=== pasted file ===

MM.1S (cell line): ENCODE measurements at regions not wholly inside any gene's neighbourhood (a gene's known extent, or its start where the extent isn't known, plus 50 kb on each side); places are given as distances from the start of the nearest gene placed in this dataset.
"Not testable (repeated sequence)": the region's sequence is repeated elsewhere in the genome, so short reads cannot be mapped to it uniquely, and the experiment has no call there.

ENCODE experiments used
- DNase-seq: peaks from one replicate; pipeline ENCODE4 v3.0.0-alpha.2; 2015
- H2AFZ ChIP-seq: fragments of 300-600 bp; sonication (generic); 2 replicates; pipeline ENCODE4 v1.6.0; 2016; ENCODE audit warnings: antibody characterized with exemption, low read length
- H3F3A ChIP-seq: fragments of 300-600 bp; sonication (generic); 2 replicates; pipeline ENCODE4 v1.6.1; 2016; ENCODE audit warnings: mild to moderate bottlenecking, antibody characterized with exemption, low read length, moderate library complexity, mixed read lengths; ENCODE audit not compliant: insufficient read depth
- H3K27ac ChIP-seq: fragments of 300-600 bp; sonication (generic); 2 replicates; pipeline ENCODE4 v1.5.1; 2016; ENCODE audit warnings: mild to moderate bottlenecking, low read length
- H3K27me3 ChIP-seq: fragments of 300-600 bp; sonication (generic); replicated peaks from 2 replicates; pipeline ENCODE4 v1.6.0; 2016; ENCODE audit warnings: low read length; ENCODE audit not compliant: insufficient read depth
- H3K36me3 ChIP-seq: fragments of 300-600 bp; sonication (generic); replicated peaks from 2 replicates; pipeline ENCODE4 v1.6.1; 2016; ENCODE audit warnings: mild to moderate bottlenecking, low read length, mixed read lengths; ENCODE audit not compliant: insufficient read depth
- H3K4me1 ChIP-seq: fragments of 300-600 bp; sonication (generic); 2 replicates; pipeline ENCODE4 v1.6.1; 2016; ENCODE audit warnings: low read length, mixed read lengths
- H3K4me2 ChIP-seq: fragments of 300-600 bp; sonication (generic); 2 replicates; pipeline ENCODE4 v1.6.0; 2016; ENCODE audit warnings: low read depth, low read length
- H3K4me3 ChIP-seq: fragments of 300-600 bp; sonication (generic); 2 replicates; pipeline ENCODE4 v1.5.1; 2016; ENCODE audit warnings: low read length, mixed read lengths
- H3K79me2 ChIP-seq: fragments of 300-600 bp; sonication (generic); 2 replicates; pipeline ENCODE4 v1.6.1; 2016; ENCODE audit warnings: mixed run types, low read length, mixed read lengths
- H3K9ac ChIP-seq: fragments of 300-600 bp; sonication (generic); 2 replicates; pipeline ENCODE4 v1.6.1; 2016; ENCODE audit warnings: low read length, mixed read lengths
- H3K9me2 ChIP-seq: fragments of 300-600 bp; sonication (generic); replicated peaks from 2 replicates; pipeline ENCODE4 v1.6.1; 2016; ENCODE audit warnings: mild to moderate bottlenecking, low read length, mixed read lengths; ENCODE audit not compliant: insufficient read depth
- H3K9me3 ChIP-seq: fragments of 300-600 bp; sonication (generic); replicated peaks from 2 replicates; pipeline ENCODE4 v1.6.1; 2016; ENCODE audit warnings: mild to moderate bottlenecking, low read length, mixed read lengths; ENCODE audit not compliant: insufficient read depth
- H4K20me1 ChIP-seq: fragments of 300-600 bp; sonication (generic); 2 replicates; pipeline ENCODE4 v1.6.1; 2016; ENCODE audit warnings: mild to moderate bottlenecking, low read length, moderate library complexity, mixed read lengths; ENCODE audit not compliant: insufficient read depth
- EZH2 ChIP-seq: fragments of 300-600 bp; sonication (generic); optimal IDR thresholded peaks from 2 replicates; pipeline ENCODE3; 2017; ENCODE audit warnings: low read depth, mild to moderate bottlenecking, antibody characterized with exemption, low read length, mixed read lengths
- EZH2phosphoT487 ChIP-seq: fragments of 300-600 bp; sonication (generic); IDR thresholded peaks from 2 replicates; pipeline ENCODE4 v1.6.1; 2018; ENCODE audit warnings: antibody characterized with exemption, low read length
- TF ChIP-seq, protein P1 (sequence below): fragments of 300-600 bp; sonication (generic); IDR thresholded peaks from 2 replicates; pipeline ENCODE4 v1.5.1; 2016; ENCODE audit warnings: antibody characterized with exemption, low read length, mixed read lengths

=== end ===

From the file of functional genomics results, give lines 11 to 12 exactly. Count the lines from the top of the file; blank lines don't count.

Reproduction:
- H3K4me2 ChIP-seq: fragments of 300-600 bp; sonication (generic); 2 replicates; pipeline ENCODE4 v1.6.0; 2016; ENCODE audit warnings: low read depth, low read length
- H3K4me3 ChIP-seq: fragments of 300-600 bp; sonication (generic); 2 replicates; pipeline ENCODE4 v1.5.1; 2016; ENCODE audit warnings: low read length, mixed read lengths